Iran

Ignorance, Fear, Chaos: One Month into Trump’s Foreign Policy

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Unbelievably, it’s been just over a month since the inauguration of Donald J. Trump. In just four weeks, our new president has unnerved the world by turning his dangerous comments about nuclear weapons from the campaign into dangerous policies with global ramifications. He’s needlessly escalated tensions with Iran, increasing the risk of war. And he’s tested the limits of his power, haphazardly ordering major policy shifts without consulting the departments tasked with implementing them. Jeb Bush’s remarks of a “chaos candidate [who’d] be a chaos president” are proving prescient. A review of Trump’s first month in power may serve as a useful gauge for estimating the threat to a sane and just foreign policy that the rest of his time in office represents.

Trump’s demonstrated lack of knowledge about our nuclear arsenal has been troubling since the campaign. It should come as no surprise then, that in a late-January phone call with Russian President Vladimir Putin, President Trump undermined America’s longstanding bipartisan support for nuclear arms reductions. Reuters first reported that when Putin brought up extending the New Strategic Arms Reduction Treaty (New START), which expires in 2018, President Trump paused the call to ask aides what the treaty was, then proceeded to label it one of President Obama’s many bad deals. New START – which enhances our national security through establishing limits to deployed warheads and delivery systems and provides stringent inspections of the Russian arsenal – garnered strong bipartisan approval in Congress and support from military experts.

Trump’s careless statements carry more weight since his election. As Senator Jeanne Shaheen (D-NH) warned, “the administration desperately needs to develop a consistent position on nuclear policy, especially before engaging in further conversations with world leaders.” With something as important as nuclear weapons, we cannot afford chaos. Luckily, there’s currently legislation that would require a Congressional declaration of war before the President could launch a nuclear first strike. You can urge your members of Congress to support it here.

Another cause for concern is Trump’s reckless stance on Iran. With its successful implementation in January 2016, the Iran nuclear agreement verifiably blocked Iran’s potential paths to obtaining nuclear weapons and prevented a war. Such benefits have been recognized by both international allies and prominent national security experts as enhancing national, regional, and global security. While Trump has walked back statements about ripping up the deal, his irresponsible sabre rattling could still lead to its unraveling. The decisions to “officially [put] Iran on notice” and impose a fresh batch of sanctions have challenged the spirit of the agreement and emboldened Iran’s hardline politicians in the lead up to Iran’s spring presidential election. A loss for President Rouhani, who’s facing slipping approval ratings, would be a loss for moderate Iranian voices seeking normalized relations with the West. If the administration is looking for a war with Iran as some have suggested, a new hardline Iranian President could serve to bolster its case.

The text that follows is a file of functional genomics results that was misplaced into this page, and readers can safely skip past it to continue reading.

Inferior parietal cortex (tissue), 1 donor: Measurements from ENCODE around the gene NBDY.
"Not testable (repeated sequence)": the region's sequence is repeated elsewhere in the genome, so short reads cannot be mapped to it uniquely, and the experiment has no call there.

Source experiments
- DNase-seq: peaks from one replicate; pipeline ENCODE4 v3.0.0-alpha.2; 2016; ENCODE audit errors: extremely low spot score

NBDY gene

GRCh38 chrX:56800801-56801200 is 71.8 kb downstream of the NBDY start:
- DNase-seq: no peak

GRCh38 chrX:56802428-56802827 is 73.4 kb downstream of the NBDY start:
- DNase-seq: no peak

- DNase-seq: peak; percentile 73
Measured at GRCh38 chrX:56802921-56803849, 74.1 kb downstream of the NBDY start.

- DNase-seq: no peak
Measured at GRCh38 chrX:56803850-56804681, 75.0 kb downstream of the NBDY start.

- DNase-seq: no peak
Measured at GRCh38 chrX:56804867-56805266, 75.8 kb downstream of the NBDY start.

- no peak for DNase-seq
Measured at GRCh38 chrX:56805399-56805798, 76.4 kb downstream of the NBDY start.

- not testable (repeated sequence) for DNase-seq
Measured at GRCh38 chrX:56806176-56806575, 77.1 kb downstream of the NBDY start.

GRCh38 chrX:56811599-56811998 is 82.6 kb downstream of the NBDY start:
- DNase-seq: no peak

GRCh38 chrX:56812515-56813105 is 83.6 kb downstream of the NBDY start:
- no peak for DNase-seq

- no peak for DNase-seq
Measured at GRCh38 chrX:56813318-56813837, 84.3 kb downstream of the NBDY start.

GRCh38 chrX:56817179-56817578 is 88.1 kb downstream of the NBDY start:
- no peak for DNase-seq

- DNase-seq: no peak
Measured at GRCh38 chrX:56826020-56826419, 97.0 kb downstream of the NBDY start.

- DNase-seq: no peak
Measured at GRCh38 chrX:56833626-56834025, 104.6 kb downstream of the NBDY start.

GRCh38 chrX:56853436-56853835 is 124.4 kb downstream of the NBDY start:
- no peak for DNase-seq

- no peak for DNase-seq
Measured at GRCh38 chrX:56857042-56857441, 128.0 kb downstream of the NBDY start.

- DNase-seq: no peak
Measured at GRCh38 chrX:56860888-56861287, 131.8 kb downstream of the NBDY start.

As if trashing nuclear treaties and increasing the threat of war with Iran weren’t enough, some of the most shocking moments of the past month centered on the helter-skelter implementation of a travel ban that targeted refugees and travelers from seven Muslim-majority countries. Drafted and adopted without consultation with the departments of Homeland Security, State, or Justice, the ban was quickly challenged and blocked by U.S. courts. Trump is expected to release a revised order sometime next week that will seek to address some of the legal questions, but if it still singles out Muslim majority countries as reports suggest, it will still amount to a Muslim ban, and it will continue bolstering the recruitment narratives of violent extremists.

As with his stance on New START, some of Trump’s own party oppose his Muslim ban. Senators John McCain (R-AZ) and Lindsey Graham (R-SC) were particularly outspoken in their opposition, calling attention to the dangers of their party leader’s fulfillment of a campaign pledge:

Ultimately, we fear this executive order will become a self-inflicted wound in the fight against terrorism… Our most important allies in the fight against ISIL are the vast majority of Muslims who reject its apocalyptic ideology of hatred. This executive order sends a signal, intended or not, that America does not want Muslims coming into our country. That is why we fear this executive order may do more to help terrorist recruitment than improve our security.

In only one month, President Trump’s inexperience and chaotic leadership style have undermined our national security. Among all the reasons to resist, that’s a big one. The next few days, in fact, present a great opportunity for engaging our representatives directly during their first recess since the inauguration. Attend your local town hall meeting and insist that your Congressional leaders speak out against Trump’s dangerous foreign policy.

1 reply »

  1. Putin will not allow Donald to foment war with Iran because that would be BAD FOR BUSINESS (except maybe for war profiteers, whose interests do not necessarily align with Donald’s, T-Rex’s, etc.). Donald and T- Rex want to make money, but for that to happen, Donald and T- Rex need to have good relations with the Russkies!

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